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Acne Scarring Treatments Don't Work - Why?

November 19, 2019

Updated: Thursday September 30, 2021
Dr Wan Chee Kwang
Est. Reading: 10 minutes
Disappointments are common in acne scar treatments

Acne scarring treatments are one of the most sought after medical aesthetics treatments in Singapore and with good reason. Unlike many skin conditions which can be covered up, the uneven craters of acne scars resist camouflage despite thick layers of makeup.

Acne scars form due to abnormal skin healing after acne-induced inflammatory damage to the dermis. Patients with atrophic or sunken scarring tend towards prolonged inflammation that causes collagen destruction. Raised hypertrophic or keloid scars result from over-exuberant healing that deposits excessive collagen.

Different Types of Atrophic Acne Scars

The large majority of acne scarring that I see in Singapore is of the atrophic type so I will mainly address atrophic acne scarring in this article. Patients with atrophic acne scarring have often tried numerous touted remedies ranging from:

  • beauty salon facials (totally useless!)
  • home-based scar creams, home use devices like microneedling (cheap but minimal effects)
  • numerous sessions of fractional lasers, erbium, eCO2, Fraxel.. the list goes on (burnt skin and massive downtime)
  • thousands of dollars of Infini / Secret RF at celebrity-endorsed aesthetics clinics (expensive and painful but somehow results below expectations)

Yet, a common thread from what many patients tell me during new consultations is that nothing they have tried seems to work! Of course, it is not realistic to expect a 100% cure for acne scarring resulting in baby smooth skin. After all, permanent damage is already done. But, surely there should be at least some visible improvement to the skin texture and the depth of scarring?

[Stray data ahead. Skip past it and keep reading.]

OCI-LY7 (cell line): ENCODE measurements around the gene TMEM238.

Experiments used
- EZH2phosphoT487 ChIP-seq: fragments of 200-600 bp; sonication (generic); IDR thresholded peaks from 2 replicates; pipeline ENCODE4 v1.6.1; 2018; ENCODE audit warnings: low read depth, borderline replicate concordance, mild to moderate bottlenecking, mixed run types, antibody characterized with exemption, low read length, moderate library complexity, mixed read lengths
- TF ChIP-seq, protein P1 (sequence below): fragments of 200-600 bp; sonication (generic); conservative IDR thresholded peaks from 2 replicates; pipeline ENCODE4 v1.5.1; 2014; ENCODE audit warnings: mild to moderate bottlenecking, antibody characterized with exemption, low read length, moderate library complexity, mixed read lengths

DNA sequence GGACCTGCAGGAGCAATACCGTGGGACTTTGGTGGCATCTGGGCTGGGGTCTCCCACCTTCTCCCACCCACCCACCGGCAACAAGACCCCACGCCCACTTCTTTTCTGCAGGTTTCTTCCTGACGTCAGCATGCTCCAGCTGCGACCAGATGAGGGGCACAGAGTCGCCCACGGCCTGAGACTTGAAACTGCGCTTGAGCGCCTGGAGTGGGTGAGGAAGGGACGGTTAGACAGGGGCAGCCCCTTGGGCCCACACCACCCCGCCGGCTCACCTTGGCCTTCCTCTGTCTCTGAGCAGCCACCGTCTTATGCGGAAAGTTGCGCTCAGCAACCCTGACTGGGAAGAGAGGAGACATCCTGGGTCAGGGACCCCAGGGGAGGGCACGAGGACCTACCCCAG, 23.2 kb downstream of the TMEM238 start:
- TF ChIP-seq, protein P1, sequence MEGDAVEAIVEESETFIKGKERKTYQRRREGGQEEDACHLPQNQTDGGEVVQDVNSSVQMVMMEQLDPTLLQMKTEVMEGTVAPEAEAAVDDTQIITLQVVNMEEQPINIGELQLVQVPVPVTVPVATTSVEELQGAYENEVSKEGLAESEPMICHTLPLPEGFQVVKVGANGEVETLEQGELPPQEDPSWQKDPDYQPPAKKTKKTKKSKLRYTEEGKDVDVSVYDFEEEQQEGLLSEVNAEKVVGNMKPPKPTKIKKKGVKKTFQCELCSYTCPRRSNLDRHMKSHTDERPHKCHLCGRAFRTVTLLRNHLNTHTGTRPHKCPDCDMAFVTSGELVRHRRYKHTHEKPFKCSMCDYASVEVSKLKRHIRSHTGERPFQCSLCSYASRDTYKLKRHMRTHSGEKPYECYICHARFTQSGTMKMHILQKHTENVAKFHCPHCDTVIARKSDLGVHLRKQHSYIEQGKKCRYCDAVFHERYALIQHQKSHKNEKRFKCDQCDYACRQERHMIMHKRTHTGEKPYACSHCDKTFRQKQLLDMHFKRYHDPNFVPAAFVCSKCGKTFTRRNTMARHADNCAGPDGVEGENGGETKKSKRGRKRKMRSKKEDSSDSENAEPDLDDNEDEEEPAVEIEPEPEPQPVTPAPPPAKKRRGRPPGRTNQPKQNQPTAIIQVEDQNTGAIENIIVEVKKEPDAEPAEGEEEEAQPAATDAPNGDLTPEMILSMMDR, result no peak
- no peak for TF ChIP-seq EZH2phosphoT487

Yes, acne scarring can be one of the most stubborn conditions to treat, and it is a long and difficult process to repair what is broken. Nowadays though, I have personally seen obvious improvements with new technology and treatment protocols. Many of my patients actually feedback that they can see more visible results in much fewer sessions that they would never have experienced with older lasers. Yet some doctors are still using older technology and don't see much results with the newer treatments.

Why the disparity?

After analysing the difference between my techniques and the standard protocols practised by many aesthetics clinics in Singapore, I have identified 3 key differences that could drastically improve the outcome of your acne scar treatment:

Not Getting the Basics Right

The basics are often overlooked!

What are the basics of acne scar treatment? Aggressive acne control and making sure that we are indeed treating acne scarring.

First, aggressive acne control is key. No matter how drastic the improvements to your existing scars, you’ll never notice the difference if new scars form constantly from poorly controlled acne. If atrophic scarring has already developed, you are likely to form new scars and we should not waste any time messing around slowly trying topical treatments, etc. Rapid and effective treatment should be started with both lasers and oral medications concurrently with scarring treatments.